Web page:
P.S. Try scaling up a 100 servers on the cloud using Chef, then try doing that with tools/platforms from 10 years ago... No don't. It'd be irritating as shitting on an ant hill.
That's ops. If that's what you want to do, more power to you, but someone who wants to code wants to code; and those of us who just want to code are EXTREMELY happy to have ops and dev-ops people around. Personally, I'm happy on either side of the fence; less so if on both.
And I'll admit to being in that group for bills, and things that look like bills, in the name (and letterhead) of a company I know I owe money to, beyond the first couple of invoices. The net result, for me, has been positive; much less information to remember and associate; just a name and total; so I can quickly and easily catch discrepancies and know which invoices actually require further investigation. The billing address from the first invoice goes in my address book (or I pay online, via a bookmark), so the worst case scenario is I overpay one of my accounts one month because someone sent a fake invoice. Just recently, I did receive a legitimate invoice from my ISP that included a billing error; I have autopay through them, so the payment was automatic, but the refund was also issued within minutes of calling them about it when I saw the abnormally large charge on my credit card. This event prompted an investigation on my end, wherein I verified the amounts billed by my utility and service providers over the preceding years, and matched up each payment sent (or appearing to be sent) to any of them with the payment information on file for each; my findings were positive, one billing error (easily corrected) in one year, across all of them. And I'm sure if I went back farther, that's all I'd find.
If you know who you do and don't owe money to, the "just write the check" method actually works quite well.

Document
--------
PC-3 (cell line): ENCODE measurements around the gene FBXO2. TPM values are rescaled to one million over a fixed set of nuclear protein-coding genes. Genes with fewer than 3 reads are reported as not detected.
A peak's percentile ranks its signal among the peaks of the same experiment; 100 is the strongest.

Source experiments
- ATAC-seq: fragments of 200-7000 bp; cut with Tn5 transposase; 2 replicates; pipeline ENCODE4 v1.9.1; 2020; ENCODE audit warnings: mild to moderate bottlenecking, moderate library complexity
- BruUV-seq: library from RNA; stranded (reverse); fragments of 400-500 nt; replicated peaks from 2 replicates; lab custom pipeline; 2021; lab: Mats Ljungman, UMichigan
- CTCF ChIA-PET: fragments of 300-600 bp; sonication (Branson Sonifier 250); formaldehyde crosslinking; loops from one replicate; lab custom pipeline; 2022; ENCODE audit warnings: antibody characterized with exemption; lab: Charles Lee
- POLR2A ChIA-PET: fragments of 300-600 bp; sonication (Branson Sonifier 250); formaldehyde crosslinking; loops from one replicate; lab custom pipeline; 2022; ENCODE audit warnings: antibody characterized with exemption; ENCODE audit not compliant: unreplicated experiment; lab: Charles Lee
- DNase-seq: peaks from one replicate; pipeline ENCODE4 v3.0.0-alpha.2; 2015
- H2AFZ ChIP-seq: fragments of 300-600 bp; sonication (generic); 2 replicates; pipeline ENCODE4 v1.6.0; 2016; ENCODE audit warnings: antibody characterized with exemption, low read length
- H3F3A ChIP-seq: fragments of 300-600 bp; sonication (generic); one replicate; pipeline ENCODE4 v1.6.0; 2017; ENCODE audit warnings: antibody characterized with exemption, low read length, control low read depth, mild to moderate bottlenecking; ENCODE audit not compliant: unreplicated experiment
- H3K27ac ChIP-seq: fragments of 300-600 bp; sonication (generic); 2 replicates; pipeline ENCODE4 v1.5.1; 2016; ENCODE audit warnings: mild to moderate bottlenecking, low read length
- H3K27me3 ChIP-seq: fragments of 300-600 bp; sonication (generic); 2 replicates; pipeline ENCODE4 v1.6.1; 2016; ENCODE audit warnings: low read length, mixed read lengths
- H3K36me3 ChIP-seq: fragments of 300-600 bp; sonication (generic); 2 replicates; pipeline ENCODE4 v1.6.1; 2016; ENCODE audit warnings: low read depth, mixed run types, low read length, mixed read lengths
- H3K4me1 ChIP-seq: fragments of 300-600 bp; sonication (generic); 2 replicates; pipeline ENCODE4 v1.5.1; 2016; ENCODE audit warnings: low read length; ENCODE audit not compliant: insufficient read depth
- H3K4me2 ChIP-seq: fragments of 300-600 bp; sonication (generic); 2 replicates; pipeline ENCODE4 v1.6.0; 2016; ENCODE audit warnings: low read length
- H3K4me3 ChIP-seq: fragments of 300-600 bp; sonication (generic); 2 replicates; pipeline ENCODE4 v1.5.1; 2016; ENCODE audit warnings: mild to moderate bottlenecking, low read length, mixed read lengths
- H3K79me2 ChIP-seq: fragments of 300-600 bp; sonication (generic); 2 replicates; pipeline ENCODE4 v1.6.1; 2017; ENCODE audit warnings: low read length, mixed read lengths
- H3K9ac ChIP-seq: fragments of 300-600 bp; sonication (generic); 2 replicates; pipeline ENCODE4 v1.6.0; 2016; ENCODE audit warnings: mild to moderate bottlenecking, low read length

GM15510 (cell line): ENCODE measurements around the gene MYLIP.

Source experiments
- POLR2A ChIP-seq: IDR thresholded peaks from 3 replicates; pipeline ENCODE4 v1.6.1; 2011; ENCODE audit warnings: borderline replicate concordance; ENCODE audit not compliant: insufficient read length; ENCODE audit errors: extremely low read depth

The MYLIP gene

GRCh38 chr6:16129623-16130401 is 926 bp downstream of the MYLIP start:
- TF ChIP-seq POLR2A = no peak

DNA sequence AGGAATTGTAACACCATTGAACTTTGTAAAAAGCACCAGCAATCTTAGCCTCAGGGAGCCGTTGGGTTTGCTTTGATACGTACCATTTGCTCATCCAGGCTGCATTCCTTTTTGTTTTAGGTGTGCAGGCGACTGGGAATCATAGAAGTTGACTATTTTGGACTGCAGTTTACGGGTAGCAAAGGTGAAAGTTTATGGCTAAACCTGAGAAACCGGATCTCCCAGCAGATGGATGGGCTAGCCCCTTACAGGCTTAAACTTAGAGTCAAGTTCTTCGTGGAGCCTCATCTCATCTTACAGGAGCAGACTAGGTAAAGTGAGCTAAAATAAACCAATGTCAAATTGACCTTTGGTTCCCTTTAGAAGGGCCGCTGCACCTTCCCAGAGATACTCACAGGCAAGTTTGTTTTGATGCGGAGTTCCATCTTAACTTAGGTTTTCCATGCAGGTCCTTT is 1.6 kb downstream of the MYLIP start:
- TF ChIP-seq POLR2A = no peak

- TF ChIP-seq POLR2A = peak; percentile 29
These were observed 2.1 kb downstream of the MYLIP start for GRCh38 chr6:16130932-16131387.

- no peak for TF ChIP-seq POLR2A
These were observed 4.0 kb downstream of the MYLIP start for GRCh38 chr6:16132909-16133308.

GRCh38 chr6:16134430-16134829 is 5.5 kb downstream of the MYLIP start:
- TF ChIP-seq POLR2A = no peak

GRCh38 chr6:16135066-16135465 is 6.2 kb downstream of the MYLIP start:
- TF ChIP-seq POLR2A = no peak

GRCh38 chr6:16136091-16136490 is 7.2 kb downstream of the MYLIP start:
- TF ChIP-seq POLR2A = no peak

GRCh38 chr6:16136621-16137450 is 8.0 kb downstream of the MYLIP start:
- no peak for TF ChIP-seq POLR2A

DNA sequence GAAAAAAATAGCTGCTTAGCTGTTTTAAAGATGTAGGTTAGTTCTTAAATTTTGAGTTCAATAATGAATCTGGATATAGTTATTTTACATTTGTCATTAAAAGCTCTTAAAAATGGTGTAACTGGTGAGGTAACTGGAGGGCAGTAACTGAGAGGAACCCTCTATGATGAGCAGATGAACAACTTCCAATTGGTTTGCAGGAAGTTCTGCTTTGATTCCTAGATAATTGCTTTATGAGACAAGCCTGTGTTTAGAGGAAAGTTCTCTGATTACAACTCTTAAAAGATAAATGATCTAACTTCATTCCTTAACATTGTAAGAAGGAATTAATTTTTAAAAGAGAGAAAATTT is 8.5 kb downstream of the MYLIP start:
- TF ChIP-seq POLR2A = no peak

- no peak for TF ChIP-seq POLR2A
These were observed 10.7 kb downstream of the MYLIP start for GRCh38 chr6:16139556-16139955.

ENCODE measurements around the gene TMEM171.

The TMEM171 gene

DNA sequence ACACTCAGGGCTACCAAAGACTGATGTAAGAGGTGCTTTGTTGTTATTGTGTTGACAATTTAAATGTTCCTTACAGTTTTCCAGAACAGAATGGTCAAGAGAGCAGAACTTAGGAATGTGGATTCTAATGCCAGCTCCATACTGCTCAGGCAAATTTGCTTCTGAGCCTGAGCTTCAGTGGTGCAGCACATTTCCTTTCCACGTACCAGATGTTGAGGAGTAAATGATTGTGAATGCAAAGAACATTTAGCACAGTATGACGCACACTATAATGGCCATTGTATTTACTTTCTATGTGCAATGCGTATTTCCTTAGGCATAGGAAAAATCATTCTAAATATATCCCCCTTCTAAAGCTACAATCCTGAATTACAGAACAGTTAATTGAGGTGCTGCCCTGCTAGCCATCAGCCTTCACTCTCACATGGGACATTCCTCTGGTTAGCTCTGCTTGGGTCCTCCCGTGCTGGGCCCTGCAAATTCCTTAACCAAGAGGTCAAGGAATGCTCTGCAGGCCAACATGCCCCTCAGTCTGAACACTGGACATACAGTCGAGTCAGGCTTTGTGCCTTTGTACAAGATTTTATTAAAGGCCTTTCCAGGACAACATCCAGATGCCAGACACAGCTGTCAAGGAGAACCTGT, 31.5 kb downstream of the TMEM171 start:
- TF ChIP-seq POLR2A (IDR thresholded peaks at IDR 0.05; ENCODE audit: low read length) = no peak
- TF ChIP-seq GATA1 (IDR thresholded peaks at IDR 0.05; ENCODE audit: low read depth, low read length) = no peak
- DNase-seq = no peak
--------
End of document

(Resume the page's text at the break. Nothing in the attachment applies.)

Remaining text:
Game DLC could be handled the same way, with the DLC app unpacking content onto the filesystem when called on by the main app, which would remove the content when it was done with it (thereby freeing up space on your device by allowing the DLC to remain packed in, say, a gzipped tarball when not in use). And it wouldn't, technically, ne an in-app purchase, so it would skirt this new initiative.
You've got it right, but I'll go into a bit more detail for you, as well. In the connectivity market, there are basically two products you have to be familiar with: peering and transit.
When talking about peering, two networks agree to connect to each other and pass each others' traffic, assuming the flow of traffic is more or less balanced. If there is an imbalance, the network sending the additional traffic agrees to pay those costs, because they derive benefit from the other network passing their traffic along. In short, peering arrangements work because two providers would otherwise waste time billing each other roughly equal amounts, spending more in the process of generating invoices, processing invoices for payment, writing checks, sending checks, accepting and processing checks, and closing out the paid invoices, than any small imbalance that might occur. And there are other providers available through which these networks can pass their data in order to have it reach a given endpoint, but these routes are often longer; peering benefits both parties by providing both with shorter routes to some endpoints.
Transit is almost the exact opposite of this; and both Netflix and Verizon purchase transit from Level3. With transit, the customer is buying connectivity, much like you or I would buy connectivity from a last-mile ISP, agreeing to pay for all traffic across that transit link. The reason for this is that Level3 derives no benefit from passing traffic through, or accepting traffic from, Verizon's network; rather, Verizon benefits from the connectivity Level3 provides.
Peering only works when one network is passing traffic through to another network, be that other network an endpoint, or another peering provider. Verizon is an endpoint (as it Netflix, thus why both purchase transit), meaning that the traffic that enters their network terminates within their network and the traffic that exits their network originated there, as well. They are not a transit provider that can offer peering arrangements, they are an endpoint that must buy transit, but they are trying to behave as though they are a transit provider.
It seems as though you already understood the general mechanics of this; hopefully these details can help cement that understanding.
I don't think Netflix *wants* to fight dirty, or they would have done this already (and with Comcast, as well).